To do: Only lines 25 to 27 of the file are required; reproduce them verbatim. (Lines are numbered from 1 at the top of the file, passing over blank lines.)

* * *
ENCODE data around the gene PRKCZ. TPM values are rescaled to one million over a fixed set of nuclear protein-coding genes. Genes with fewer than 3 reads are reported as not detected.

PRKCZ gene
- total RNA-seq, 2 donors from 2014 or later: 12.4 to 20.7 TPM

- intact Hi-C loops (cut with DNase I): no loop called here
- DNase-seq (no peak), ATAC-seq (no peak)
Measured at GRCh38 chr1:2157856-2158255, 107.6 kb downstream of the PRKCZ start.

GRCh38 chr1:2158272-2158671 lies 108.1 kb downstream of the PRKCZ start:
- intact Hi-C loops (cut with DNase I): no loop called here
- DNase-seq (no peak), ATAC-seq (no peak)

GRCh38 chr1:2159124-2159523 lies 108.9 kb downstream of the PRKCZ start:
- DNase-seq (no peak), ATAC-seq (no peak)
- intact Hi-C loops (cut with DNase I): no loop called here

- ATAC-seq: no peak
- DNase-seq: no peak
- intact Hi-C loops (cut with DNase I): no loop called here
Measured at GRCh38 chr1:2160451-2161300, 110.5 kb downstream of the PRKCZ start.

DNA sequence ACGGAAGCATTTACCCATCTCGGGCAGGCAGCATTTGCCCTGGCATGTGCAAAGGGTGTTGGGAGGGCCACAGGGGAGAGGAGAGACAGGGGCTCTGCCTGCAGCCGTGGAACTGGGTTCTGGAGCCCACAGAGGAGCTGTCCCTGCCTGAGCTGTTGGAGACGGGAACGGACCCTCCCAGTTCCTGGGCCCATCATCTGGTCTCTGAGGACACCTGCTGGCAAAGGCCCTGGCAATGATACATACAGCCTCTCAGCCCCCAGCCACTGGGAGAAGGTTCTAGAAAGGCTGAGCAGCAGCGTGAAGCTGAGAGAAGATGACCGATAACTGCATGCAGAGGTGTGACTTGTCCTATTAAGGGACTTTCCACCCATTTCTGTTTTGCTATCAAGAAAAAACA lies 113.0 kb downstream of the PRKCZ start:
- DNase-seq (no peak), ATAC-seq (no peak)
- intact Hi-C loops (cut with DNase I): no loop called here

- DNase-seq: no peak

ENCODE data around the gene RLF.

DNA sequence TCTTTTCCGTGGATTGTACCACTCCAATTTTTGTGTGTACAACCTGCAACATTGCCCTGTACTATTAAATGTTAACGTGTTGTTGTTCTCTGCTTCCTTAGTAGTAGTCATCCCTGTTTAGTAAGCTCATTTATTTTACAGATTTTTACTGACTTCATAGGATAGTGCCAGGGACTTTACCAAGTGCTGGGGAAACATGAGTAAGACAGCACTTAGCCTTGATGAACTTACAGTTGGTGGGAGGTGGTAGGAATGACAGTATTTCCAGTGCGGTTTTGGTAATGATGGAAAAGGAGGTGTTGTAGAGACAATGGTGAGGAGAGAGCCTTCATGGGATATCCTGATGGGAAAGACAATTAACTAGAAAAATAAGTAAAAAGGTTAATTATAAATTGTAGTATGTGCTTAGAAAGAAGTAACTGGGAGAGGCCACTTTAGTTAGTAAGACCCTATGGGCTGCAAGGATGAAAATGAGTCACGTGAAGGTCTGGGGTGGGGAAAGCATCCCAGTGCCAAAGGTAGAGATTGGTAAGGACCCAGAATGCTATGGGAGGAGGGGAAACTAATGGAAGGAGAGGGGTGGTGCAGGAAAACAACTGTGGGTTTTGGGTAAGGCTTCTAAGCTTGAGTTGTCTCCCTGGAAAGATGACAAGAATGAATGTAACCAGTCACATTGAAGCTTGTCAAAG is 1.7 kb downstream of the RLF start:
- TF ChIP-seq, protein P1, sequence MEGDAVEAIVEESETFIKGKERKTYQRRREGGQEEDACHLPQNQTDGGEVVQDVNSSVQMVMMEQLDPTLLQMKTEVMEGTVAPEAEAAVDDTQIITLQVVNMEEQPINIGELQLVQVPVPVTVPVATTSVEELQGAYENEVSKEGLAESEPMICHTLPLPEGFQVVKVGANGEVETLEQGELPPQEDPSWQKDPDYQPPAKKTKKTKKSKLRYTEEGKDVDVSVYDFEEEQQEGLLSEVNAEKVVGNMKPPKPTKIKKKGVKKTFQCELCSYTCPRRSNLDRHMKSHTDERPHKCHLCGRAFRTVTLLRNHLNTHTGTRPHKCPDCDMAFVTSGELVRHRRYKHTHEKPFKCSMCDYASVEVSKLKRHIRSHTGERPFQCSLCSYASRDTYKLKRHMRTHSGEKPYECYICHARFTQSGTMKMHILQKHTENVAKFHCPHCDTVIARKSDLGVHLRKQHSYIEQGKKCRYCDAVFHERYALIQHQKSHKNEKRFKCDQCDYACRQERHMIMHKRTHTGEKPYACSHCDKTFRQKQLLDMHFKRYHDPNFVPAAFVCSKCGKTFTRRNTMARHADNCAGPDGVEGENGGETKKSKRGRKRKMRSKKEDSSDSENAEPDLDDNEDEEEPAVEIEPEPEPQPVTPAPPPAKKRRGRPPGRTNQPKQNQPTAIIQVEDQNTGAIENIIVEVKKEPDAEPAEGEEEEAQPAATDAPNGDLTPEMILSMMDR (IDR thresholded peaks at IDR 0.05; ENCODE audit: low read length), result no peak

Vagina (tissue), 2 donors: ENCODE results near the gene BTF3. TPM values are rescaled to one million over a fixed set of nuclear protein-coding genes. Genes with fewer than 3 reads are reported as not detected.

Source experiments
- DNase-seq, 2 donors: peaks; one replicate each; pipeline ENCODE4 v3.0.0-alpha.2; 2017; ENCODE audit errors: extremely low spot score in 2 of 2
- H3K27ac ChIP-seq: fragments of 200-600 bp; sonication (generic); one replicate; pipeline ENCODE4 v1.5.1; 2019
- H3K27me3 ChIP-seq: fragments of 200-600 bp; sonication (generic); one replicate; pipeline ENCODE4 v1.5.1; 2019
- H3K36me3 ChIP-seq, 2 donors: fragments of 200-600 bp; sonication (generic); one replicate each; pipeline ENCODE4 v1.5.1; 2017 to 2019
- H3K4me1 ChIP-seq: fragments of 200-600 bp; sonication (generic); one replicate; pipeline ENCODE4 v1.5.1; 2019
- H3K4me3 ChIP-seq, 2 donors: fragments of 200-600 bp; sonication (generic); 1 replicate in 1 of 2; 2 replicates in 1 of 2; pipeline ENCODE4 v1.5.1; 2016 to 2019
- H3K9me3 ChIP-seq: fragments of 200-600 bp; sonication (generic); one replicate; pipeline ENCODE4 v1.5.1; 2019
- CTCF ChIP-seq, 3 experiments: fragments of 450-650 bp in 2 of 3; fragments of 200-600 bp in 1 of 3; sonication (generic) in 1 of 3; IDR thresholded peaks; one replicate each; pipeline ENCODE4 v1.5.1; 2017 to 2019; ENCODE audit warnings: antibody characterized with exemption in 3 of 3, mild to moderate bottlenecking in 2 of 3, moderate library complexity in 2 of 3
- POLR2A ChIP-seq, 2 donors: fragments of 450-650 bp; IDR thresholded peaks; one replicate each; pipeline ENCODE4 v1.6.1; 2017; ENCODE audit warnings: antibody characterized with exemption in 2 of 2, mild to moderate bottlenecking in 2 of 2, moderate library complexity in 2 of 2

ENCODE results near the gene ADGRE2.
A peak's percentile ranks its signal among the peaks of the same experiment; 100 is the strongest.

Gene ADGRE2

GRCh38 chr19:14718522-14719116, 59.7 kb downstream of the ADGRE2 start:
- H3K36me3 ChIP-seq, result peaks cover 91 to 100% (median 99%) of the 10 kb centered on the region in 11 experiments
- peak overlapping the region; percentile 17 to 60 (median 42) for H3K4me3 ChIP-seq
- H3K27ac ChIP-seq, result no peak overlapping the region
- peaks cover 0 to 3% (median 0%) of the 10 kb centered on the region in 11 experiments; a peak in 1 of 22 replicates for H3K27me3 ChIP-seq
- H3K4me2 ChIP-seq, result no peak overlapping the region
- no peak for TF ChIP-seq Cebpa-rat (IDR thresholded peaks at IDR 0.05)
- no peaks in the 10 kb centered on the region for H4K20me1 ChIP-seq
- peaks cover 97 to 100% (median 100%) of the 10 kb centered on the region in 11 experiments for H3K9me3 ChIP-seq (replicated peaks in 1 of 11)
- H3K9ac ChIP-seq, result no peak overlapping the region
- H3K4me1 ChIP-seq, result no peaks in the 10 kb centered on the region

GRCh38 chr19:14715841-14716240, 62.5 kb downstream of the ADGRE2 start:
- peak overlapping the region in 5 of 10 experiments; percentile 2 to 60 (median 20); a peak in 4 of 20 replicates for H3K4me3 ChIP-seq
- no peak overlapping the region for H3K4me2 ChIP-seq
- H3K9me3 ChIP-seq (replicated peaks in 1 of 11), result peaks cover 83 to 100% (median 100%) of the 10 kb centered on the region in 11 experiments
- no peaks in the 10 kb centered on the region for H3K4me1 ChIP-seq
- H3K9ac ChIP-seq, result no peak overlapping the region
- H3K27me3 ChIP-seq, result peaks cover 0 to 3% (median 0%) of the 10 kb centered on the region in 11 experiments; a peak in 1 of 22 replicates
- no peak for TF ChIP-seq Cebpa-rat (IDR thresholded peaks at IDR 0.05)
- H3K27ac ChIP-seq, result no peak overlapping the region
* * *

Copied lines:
Source experiments
- DNase-seq, 2 donors: peaks; one replicate each; pipeline ENCODE4 v3.0.0-alpha.2; 2017; ENCODE audit errors: extremely low spot score in 2 of 2
- H3K27ac ChIP-seq: fragments of 200-600 bp; sonication (generic); one replicate; pipeline ENCODE4 v1.5.1; 2019